Thomas merely nodded, and then they were running, his chest on fire.

    A few turns, a trip through the elevator, a few more turns, always pausing to peek around corners, make sure no one was wandering the halls.

    Their first stop was the sector of Group B. The goal was to meet Aris and Rachel—they had placards on their doors just like Thomas’s and Teresa’s. But when Teresa knocked on Aris’s door, there was no answer. They tried Rachel’s. Again, no response.

    Teresa spoke with their special ability. These guys are either heavy sleepers, extremely obedient, or they’re out breaking the rules just like us.

    Thomas nodded. Oh well. Should we go say hi to Newt and them now?

    Teresa nodded and he took the lead, winding through the halls and stairways, glad for the dimmed lighting. Teresa communicated the pattern she’d set up with the camera loops to figure out the best route, and where to stop and wait. Finally they turned the last corner before the Group A sector and stopped dead. Thomas sucked in a breath. There was a young boy in the hall; he had to be only seven or eight years old, and was a little on the pudgy side. He sat with his back against the wall, arms wrapped around his knees. Tears covered his face. When he saw Thomas and Teresa, he went as pale as the moon and jumped to his feet.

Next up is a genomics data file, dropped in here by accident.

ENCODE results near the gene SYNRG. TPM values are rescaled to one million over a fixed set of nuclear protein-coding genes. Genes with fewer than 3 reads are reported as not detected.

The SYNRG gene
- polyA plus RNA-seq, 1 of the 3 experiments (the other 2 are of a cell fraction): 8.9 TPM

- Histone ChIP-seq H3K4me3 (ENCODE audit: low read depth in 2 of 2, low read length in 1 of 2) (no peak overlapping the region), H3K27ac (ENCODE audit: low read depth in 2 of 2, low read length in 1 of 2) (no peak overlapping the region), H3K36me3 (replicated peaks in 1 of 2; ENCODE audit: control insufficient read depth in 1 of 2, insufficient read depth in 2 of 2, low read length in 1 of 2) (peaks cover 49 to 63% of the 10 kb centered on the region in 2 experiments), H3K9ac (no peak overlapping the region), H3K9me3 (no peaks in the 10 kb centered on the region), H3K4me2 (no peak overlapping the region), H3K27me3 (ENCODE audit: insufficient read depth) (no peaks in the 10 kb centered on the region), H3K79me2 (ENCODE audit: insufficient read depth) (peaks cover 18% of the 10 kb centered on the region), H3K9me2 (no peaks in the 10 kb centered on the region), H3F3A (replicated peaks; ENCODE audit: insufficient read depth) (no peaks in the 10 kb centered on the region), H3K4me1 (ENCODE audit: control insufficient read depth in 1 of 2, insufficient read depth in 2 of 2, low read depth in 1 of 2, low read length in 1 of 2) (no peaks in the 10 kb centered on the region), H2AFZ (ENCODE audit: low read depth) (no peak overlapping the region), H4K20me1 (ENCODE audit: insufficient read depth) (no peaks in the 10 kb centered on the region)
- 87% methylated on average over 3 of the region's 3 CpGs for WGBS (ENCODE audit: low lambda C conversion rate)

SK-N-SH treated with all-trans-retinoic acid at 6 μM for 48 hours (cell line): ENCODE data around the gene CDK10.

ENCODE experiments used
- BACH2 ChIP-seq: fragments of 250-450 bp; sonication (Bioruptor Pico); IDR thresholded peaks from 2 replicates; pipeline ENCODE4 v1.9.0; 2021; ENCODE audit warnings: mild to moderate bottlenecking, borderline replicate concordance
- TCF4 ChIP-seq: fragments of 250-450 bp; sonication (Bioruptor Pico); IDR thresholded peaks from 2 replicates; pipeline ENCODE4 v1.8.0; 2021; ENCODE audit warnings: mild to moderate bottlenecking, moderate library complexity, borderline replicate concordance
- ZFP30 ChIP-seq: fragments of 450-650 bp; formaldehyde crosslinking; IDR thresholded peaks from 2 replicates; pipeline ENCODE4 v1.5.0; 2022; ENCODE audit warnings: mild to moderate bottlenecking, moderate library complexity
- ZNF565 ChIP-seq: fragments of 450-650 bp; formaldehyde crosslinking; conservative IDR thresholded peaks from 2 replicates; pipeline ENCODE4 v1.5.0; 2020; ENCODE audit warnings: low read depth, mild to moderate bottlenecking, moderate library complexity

“I’m s-s-sorry,” he stuttered. “P-p-please don’t tell on me.”

    Thomas slowly crossed the distance between them and put a hand on the boy’s shoulder, trying to reassure him. “It’s okay, man, we’re just like you. Nothing to worry about.”

    “What’s your name?” Teresa asked. Their whole plan was now in jeopardy, but the kid seemed so young, so innocent, so scared.

    The boy burst into another round of tears, then answered through one of his sobs.

    “They’re making me call myself Charles.”

    Thomas shook his head. “Well, that’s lame. We’re going to call you Chuck.”

    226.05.17 | 2:42 a.m.

    “Are you staying in the barracks?” Thomas asked the boy.

    “Barracks? No. I’ve got my own room. At least for now.”